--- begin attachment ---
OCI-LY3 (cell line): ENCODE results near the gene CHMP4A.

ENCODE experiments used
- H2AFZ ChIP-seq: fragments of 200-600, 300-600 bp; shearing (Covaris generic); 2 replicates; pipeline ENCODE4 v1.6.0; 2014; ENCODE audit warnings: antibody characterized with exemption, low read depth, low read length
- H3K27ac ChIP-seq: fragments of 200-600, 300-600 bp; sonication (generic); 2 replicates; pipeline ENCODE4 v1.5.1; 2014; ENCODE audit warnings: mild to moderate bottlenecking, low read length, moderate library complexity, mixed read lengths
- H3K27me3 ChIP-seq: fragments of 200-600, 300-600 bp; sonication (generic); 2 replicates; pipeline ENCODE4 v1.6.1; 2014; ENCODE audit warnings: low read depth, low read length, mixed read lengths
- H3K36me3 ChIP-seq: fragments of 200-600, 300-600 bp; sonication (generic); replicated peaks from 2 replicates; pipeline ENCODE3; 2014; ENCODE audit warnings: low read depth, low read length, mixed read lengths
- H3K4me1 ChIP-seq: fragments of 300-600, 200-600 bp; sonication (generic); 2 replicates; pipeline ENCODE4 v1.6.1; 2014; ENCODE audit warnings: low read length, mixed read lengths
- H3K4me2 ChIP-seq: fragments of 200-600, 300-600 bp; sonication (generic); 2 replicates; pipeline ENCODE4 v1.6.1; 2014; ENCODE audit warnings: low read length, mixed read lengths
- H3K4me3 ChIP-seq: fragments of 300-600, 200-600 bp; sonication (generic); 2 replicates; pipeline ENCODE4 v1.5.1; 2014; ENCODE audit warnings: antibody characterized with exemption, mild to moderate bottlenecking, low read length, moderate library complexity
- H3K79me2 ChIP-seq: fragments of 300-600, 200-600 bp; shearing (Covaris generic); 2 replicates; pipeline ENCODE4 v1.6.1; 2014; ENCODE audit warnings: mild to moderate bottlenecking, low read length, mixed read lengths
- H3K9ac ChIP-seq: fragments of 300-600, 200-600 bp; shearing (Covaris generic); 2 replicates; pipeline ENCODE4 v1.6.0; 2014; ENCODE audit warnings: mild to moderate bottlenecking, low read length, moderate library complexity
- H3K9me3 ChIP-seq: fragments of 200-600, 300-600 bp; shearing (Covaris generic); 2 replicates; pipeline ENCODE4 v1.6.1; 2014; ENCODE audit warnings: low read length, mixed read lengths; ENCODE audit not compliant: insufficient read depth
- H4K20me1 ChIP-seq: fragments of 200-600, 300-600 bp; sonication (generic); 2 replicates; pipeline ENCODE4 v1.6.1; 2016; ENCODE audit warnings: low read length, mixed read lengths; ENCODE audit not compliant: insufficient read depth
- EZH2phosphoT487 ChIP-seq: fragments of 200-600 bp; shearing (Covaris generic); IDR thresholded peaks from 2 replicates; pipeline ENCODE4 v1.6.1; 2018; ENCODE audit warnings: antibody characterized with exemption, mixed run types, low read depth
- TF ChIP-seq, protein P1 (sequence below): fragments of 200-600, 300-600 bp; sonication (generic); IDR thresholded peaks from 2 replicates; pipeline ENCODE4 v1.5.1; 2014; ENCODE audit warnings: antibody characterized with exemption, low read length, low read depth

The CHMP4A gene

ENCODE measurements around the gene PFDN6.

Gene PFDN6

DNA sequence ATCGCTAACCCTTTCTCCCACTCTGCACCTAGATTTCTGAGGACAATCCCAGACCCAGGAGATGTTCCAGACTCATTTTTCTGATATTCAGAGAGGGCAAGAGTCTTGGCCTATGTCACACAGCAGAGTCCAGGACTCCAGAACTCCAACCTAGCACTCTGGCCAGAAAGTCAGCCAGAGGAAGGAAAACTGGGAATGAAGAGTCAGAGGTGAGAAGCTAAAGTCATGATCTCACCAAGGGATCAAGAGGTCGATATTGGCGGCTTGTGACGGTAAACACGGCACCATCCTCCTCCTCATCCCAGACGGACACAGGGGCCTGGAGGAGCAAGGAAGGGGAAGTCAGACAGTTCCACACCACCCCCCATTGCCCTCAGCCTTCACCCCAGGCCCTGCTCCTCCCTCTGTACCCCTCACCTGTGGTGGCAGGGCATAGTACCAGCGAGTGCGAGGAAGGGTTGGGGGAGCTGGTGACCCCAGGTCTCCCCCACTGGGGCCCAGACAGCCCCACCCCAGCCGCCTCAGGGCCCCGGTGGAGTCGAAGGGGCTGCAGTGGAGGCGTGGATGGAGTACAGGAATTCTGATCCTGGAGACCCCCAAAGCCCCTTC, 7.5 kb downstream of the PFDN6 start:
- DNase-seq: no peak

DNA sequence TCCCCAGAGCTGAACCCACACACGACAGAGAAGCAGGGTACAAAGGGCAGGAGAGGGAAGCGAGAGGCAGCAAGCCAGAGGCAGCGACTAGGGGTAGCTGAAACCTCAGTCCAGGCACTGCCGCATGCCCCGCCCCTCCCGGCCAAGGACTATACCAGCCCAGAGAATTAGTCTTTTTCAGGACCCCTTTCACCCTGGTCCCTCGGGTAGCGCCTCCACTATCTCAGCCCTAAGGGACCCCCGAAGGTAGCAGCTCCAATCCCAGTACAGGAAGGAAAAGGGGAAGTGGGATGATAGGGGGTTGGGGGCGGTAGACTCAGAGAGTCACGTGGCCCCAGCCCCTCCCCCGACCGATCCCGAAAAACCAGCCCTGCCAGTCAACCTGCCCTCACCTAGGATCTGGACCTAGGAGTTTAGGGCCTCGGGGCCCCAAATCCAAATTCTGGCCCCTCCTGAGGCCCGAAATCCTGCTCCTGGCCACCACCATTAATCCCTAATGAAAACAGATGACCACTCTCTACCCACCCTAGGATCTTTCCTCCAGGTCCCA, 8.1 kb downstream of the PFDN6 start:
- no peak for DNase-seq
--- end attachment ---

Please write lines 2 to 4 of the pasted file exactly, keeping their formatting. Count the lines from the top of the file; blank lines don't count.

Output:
ENCODE experiments used
- H2AFZ ChIP-seq: fragments of 200-600, 300-600 bp; shearing (Covaris generic); 2 replicates; pipeline ENCODE4 v1.6.0; 2014; ENCODE audit warnings: antibody characterized with exemption, low read depth, low read length
- H3K27ac ChIP-seq: fragments of 200-600, 300-600 bp; sonication (generic); 2 replicates; pipeline ENCODE4 v1.5.1; 2014; ENCODE audit warnings: mild to moderate bottlenecking, low read length, moderate library complexity, mixed read lengths